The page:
x Abu Dhabi, UAETuesday 23 January 2018

Dubai is safe for tourists, say critics of UK survey

British tourists continue to account for 'the most number of guests from any country' despite UK-based poll naming Dubai as one of five destinations where Britons felt the least safe.

DUBAI // British officials have questioned the results of a UK-based travel agency's poll that named Dubai as one of five destinations where Britons felt the least safe.

Some 2,916 people completed the Sunshine.co.uk survey and named the riskiest destinations they had travelled to within the past three years. Dubai came in fifth, behind Jamaica, Bulgaria, South Africa and Mexico, which topped the list.

According to the site's co-founder, Chris Brown, tourists said their major concerns were related to alcohol and drug offences. He was quoted as saying there was a "stigma attached to the emirate that may dissuade British tourists from visiting".



Travel tips for Brits abroad


Despite his claim, Dubai Department of Tourism and Commerce Marketing records show that more than 700,000 guests from the UK stayed in Dubai hotels last year.

Britons accounted for "the most number of guests from any country", according to Peter Payet, the senior vice president of Emirates Group's Arabian Adventures.

British Embassy officials in Dubai said: "There have been no reports to suggest a sudden decrease in British nationals holidaying in the emirate."

Ruzina Hasan, the embassy's political and media officer, said that at least 80,000 British residents lived in Dubai, and more than a million travelled to the emirate on holiday each year.

"Dubai remains a popular destination. You can see that in the basic make-up of the city," she said. "The vast majority of British nationals have a trouble-free time. Respecting local laws and customs and preparing ahead will clarify the expectations of any destination."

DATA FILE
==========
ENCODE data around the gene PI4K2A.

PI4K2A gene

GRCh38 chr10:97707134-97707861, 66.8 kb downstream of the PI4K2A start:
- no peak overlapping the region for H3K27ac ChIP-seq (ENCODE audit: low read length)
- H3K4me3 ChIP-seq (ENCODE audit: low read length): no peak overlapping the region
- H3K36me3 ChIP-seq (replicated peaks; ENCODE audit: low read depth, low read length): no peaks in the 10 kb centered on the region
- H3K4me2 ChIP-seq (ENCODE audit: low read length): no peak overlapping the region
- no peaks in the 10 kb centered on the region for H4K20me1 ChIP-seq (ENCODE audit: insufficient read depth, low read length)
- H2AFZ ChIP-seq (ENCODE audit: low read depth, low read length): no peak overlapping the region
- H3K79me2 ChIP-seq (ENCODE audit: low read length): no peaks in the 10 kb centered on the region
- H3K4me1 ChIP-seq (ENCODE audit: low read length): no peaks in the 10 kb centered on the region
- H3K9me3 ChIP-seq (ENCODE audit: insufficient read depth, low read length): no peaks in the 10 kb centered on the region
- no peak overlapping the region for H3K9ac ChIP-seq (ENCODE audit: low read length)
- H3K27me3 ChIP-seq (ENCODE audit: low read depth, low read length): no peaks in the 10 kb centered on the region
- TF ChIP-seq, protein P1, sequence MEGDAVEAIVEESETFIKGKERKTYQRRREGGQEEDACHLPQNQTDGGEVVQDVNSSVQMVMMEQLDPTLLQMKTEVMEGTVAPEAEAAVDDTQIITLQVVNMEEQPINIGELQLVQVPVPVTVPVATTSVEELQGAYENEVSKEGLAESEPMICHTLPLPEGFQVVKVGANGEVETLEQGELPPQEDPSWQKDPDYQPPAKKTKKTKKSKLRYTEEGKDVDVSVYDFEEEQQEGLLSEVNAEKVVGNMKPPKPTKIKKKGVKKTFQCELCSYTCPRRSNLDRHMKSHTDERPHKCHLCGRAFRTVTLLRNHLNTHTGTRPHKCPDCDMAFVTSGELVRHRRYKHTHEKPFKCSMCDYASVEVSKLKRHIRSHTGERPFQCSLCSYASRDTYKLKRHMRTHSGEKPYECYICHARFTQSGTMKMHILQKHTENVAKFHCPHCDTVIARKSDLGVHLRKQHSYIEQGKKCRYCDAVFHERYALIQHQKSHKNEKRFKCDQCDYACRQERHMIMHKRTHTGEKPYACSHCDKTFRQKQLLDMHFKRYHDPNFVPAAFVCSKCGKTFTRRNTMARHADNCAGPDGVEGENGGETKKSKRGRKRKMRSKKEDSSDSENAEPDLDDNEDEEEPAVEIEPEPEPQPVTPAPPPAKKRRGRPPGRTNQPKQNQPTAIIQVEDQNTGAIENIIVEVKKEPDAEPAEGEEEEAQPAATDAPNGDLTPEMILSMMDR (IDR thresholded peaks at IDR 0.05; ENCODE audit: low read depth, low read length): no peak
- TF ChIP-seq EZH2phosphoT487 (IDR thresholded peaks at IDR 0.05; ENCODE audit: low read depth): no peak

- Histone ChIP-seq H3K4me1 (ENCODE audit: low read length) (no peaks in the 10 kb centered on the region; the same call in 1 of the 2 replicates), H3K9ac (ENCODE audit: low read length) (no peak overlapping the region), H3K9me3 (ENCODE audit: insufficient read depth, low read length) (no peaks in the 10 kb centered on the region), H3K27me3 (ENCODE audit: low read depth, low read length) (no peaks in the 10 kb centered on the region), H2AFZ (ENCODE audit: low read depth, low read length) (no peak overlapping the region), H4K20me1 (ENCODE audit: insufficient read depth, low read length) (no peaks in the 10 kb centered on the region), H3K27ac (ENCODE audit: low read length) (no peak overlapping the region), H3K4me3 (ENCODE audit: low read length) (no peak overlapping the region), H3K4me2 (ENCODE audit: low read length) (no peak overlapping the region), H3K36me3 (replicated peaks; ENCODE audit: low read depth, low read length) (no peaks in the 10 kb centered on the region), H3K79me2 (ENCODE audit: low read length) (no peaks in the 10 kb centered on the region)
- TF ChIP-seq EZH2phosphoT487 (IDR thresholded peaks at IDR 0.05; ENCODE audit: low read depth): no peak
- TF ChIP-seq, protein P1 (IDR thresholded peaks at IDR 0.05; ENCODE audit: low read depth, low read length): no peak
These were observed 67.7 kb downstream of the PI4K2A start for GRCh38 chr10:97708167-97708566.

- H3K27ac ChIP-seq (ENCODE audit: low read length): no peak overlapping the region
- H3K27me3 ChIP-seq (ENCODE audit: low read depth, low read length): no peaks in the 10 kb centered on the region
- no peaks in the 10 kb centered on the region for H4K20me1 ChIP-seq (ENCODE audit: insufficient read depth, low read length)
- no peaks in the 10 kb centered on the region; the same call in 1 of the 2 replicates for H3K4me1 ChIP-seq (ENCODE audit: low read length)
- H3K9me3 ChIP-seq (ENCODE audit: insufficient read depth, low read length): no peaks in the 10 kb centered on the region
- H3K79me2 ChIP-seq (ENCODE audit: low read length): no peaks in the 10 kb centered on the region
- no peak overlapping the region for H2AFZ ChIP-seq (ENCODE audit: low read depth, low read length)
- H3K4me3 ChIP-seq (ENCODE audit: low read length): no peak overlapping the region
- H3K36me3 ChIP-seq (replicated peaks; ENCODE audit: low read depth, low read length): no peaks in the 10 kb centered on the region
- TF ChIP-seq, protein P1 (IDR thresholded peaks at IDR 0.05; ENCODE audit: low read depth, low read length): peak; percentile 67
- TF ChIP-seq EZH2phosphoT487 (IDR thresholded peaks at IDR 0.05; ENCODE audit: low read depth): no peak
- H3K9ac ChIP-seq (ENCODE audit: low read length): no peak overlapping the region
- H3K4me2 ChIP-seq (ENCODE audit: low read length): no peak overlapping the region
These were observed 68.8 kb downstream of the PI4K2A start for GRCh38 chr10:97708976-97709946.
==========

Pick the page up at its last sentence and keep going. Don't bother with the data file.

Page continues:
Mark Beer, the chairman of the British Business Group, Dubai & Northern Emirates, also took issue with the findings. The group has at least 2,000 members.

"With more than 240 nationalities living and working together in an environment of safety and security, it is extraordinary to suggest that anyone should feel threatened coming here," Mr Beer said.

He questioned whether or not the real issue was regarding the treatment of visitors who broke the law.

"Although alcohol is available, public drunkenness, illegal drug use and violence is not tolerated. I, for one, do not have a problem with this and if that is the type of tourist that is being put off from coming to the UAE, then one wonders if that is so bad?"

Premjit Bangara, the travel manager at Sharaf Travel Group, said problems only occurred if travellers arrived with preconceived notions.

"Dubai is absolutely safe, provided you conform to the laws. It is a very tourist-friendly city," Mr Bangara said. "This year, we have already seen a promising rise in travellers from Europe in general."

He suggested that travellers familiarised themselves with what was and was not permitted, and spoke to a travel adviser for correct information before their visit. "Education about the culture, local people and sensitivities should always be considered before embarking on any journey," Mr Bangara said.

Mr Payet said that the majority of guests reported their stay in Dubai as "extremely positive", according to client feedback. "Visitors often highlight how safe and welcoming the city is, and how it caters to all demographics and cultural backgrounds."

This year, the British Embassy produced a booklet that will be distributed in airports, schools and online, to provide guidelines on laws, religion and culture.

For further details, British tourists are encouraged to visit www.ukinuae.fco.gov.uk